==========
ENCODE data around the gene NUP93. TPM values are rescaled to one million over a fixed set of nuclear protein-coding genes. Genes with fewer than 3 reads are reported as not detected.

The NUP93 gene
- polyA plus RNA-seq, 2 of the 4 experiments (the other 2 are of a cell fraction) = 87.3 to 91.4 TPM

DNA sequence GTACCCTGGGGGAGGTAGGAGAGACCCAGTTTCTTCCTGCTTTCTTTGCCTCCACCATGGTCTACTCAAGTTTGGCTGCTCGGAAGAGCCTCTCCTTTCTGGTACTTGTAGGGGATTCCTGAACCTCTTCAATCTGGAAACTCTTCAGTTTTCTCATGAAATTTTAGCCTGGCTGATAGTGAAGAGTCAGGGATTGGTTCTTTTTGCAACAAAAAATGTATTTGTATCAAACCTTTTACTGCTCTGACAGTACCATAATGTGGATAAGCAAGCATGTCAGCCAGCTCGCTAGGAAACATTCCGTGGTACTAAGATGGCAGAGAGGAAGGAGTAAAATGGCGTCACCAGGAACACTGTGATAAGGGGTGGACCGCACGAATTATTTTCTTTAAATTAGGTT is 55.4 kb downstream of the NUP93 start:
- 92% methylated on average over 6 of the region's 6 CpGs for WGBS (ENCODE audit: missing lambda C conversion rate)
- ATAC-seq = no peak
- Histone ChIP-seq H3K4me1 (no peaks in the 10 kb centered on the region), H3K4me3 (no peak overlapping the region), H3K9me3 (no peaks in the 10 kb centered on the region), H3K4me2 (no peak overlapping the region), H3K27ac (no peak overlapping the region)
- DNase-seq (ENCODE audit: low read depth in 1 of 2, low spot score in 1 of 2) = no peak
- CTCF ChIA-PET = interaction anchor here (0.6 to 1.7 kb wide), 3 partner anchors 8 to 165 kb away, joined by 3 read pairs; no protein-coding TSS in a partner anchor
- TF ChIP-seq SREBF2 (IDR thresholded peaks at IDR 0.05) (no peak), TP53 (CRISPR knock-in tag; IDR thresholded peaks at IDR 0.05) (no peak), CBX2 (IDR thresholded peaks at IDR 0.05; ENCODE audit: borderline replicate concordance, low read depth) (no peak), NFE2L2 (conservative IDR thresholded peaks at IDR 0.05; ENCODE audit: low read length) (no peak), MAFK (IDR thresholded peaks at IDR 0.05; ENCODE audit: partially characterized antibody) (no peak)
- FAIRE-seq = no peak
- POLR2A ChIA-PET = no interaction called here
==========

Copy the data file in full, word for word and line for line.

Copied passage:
ENCODE data around the gene NUP93. TPM values are rescaled to one million over a fixed set of nuclear protein-coding genes. Genes with fewer than 3 reads are reported as not detected.

The NUP93 gene
- polyA plus RNA-seq, 2 of the 4 experiments (the other 2 are of a cell fraction) = 87.3 to 91.4 TPM

DNA sequence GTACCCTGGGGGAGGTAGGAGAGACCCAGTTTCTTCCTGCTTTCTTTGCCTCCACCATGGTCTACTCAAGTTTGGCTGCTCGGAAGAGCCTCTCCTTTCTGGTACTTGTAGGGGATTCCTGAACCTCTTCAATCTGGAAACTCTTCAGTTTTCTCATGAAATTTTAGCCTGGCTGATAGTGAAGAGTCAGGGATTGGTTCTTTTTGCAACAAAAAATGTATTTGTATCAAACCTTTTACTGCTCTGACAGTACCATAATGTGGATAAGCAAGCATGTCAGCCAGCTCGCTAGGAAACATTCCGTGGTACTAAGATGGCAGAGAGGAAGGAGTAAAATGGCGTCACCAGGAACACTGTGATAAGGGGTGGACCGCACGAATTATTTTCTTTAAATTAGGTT is 55.4 kb downstream of the NUP93 start:
- 92% methylated on average over 6 of the region's 6 CpGs for WGBS (ENCODE audit: missing lambda C conversion rate)
- ATAC-seq = no peak
- Histone ChIP-seq H3K4me1 (no peaks in the 10 kb centered on the region), H3K4me3 (no peak overlapping the region), H3K9me3 (no peaks in the 10 kb centered on the region), H3K4me2 (no peak overlapping the region), H3K27ac (no peak overlapping the region)
- DNase-seq (ENCODE audit: low read depth in 1 of 2, low spot score in 1 of 2) = no peak
- CTCF ChIA-PET = interaction anchor here (0.6 to 1.7 kb wide), 3 partner anchors 8 to 165 kb away, joined by 3 read pairs; no protein-coding TSS in a partner anchor
- TF ChIP-seq SREBF2 (IDR thresholded peaks at IDR 0.05) (no peak), TP53 (CRISPR knock-in tag; IDR thresholded peaks at IDR 0.05) (no peak), CBX2 (IDR thresholded peaks at IDR 0.05; ENCODE audit: borderline replicate concordance, low read depth) (no peak), NFE2L2 (conservative IDR thresholded peaks at IDR 0.05; ENCODE audit: low read length) (no peak), MAFK (IDR thresholded peaks at IDR 0.05; ENCODE audit: partially characterized antibody) (no peak)
- FAIRE-seq = no peak
- POLR2A ChIA-PET = no interaction called here